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New Health Care Rules Pose Challenge for Some Rural School Districts

New federal requirements to offer health insurance to employees could be particularly difficult for rural school districts, many of which have seen flat or declining funds in recent years.

The Affordable Care Act, championed by President Barack Obama, requires businesses with the equivalent of 50 or more full-time workers to offer an affordable health plan or face consequences. Those new rules also apply to public employers such as school districts, and they go into effect in 2014.

[UPDATE (July 7): The Obama administration has announced it will delay implementation of that requirement from 2014 until 2015.]

The mandate will be troublesome for some rural school districts and education cooperatives because officials say they have few ways of increasing revenue, according to a recent Kansas Health Institute story that explored the issue.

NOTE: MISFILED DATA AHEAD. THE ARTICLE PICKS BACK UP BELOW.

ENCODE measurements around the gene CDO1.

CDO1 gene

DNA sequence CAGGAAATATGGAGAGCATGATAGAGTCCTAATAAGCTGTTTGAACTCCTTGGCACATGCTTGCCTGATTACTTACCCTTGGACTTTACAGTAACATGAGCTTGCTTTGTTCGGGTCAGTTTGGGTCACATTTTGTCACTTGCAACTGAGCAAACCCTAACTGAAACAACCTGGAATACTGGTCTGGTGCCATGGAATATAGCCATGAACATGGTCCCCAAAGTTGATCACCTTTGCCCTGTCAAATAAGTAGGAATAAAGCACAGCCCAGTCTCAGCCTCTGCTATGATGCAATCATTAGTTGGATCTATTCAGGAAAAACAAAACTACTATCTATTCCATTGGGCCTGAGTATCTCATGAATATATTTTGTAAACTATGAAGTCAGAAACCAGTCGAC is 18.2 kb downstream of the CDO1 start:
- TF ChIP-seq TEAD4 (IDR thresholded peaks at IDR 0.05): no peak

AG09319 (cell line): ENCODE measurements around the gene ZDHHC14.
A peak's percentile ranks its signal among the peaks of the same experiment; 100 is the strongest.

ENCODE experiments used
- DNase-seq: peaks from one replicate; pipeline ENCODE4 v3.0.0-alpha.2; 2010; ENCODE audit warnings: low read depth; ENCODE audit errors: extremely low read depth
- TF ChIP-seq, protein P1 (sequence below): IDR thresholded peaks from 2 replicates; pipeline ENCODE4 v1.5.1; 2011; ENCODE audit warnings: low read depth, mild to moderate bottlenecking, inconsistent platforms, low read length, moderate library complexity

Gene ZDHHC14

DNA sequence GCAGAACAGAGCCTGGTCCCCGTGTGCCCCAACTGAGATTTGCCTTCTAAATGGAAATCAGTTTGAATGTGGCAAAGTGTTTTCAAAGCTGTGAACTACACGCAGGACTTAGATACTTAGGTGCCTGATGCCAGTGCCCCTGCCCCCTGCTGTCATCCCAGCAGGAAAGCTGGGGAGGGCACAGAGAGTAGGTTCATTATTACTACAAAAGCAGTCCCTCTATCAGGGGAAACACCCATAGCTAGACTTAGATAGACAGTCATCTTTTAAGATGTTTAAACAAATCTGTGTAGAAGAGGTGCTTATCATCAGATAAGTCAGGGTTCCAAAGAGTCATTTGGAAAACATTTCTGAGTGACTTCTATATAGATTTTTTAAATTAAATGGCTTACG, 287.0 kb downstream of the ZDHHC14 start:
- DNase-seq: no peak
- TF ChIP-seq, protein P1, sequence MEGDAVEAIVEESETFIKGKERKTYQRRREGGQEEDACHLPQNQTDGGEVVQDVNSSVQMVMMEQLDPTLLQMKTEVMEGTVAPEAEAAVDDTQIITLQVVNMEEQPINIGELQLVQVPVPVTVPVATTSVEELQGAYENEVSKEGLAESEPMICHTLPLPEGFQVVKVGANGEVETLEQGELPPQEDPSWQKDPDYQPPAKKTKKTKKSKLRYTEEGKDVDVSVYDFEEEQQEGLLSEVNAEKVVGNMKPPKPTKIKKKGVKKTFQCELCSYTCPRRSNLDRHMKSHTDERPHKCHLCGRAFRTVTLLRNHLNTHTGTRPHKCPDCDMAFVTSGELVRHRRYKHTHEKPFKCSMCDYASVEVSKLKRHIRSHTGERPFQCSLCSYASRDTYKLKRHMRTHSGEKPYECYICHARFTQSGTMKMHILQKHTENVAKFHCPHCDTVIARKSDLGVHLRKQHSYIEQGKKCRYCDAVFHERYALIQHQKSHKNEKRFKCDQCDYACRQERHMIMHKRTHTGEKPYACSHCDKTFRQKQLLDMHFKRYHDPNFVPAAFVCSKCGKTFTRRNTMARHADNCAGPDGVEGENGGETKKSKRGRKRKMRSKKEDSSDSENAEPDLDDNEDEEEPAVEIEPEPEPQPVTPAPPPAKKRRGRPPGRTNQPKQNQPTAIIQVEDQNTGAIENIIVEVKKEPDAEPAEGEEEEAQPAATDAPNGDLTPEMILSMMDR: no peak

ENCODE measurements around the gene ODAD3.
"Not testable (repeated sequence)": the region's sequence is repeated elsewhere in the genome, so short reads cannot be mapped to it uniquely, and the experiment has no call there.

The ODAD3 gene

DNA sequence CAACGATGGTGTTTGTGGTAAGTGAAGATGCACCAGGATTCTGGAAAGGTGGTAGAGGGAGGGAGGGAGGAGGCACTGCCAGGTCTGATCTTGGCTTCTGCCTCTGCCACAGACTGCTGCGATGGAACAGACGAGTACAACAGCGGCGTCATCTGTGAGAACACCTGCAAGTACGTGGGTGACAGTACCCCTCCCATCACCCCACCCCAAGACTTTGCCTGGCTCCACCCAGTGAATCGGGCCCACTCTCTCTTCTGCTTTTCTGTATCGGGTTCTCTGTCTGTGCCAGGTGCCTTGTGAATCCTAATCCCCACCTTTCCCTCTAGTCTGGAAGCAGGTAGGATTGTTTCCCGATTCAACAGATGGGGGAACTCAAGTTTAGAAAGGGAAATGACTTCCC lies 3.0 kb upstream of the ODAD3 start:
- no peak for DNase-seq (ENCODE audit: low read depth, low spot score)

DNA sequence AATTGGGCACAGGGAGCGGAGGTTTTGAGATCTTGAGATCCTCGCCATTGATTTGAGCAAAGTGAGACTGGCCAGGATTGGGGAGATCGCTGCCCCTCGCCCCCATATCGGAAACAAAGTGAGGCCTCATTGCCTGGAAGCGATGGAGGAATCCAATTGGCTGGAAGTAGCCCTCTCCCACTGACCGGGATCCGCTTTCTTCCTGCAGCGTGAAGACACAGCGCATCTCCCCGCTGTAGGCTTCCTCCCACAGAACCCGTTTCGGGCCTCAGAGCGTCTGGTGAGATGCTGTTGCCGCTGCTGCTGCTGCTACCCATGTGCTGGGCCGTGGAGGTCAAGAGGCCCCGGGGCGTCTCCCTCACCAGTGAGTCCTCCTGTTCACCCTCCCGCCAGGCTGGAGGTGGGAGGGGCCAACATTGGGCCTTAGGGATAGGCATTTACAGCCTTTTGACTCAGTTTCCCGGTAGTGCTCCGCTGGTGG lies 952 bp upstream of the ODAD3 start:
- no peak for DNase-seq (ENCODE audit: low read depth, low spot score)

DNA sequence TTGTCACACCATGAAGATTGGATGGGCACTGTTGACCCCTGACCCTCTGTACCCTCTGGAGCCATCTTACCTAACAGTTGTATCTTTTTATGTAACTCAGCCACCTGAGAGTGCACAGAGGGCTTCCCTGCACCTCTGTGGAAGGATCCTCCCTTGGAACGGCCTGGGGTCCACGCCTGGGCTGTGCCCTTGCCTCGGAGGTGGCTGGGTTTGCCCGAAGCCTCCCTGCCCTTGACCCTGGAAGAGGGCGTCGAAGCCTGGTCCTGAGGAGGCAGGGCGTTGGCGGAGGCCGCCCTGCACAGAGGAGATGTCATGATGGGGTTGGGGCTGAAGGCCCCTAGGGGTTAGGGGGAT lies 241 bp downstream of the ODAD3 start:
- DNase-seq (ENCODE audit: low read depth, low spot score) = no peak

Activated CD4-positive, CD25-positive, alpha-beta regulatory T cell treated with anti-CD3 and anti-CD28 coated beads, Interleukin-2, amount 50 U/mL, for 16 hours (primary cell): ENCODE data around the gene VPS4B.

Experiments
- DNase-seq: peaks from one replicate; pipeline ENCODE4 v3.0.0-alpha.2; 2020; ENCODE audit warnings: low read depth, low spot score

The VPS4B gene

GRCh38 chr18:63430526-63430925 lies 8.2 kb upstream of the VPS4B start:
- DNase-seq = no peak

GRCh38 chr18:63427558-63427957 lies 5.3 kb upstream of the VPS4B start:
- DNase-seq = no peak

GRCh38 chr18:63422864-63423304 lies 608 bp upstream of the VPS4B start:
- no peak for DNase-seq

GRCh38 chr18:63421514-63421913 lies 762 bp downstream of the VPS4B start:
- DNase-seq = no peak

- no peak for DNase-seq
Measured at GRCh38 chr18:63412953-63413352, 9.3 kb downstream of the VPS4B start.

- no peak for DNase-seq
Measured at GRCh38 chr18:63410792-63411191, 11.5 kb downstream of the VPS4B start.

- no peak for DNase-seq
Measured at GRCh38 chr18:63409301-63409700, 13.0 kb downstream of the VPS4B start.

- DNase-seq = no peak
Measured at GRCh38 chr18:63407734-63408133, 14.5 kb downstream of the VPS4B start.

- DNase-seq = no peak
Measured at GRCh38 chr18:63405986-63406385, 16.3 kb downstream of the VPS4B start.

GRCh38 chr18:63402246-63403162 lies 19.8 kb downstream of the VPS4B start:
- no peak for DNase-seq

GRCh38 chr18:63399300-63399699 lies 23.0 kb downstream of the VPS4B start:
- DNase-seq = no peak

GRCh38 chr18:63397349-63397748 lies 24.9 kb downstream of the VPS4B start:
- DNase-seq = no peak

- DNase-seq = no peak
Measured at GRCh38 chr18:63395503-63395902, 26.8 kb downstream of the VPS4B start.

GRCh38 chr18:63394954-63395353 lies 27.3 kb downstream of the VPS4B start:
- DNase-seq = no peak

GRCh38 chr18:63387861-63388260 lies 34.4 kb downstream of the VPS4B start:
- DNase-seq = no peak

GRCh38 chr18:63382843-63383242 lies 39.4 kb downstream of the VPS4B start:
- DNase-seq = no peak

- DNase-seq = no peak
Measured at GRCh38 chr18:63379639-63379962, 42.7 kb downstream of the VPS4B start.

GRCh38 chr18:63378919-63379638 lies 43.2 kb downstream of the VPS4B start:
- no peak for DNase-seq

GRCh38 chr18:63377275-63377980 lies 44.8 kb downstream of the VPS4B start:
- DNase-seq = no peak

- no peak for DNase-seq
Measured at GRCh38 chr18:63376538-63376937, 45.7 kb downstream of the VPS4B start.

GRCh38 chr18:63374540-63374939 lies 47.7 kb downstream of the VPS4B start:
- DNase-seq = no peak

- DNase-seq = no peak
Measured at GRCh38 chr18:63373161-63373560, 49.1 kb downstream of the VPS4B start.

"A lot of the districts and co-ops are looking at various options, including the option of getting out of offering health insurance and acknowledging that the most economical step for them is to pay the penalty and have their employees go to the exchange and get what's available through the marketplace," said David Shriver, assistant executive director for insurance services at the Kansas Association of School Boards, in the story.

These issues should be less pronounced in bigger districts because: 1. they already have insurance plans that meet federal standards, and, 2. they have more money for attorneys and consultants to figure out solutions, according to the article.

U. S. Secretary of Health and Human Services Kathleen Sebelius spoke last week to the National Rural Assembly about the legislation, saying it was important for rural America because residents are more likely to be uninsured and have more health problems, according to The Daily Yonder.

The Institute for Rural Journalism and Community Issues, which is based at the University of Kentucky, has compiled stories about what the law means for rural health.

I would expect to more stories as school districts begin to try to implement the legislation. We'll keep tabs on those to see what kind of creative solutions rural schools find.

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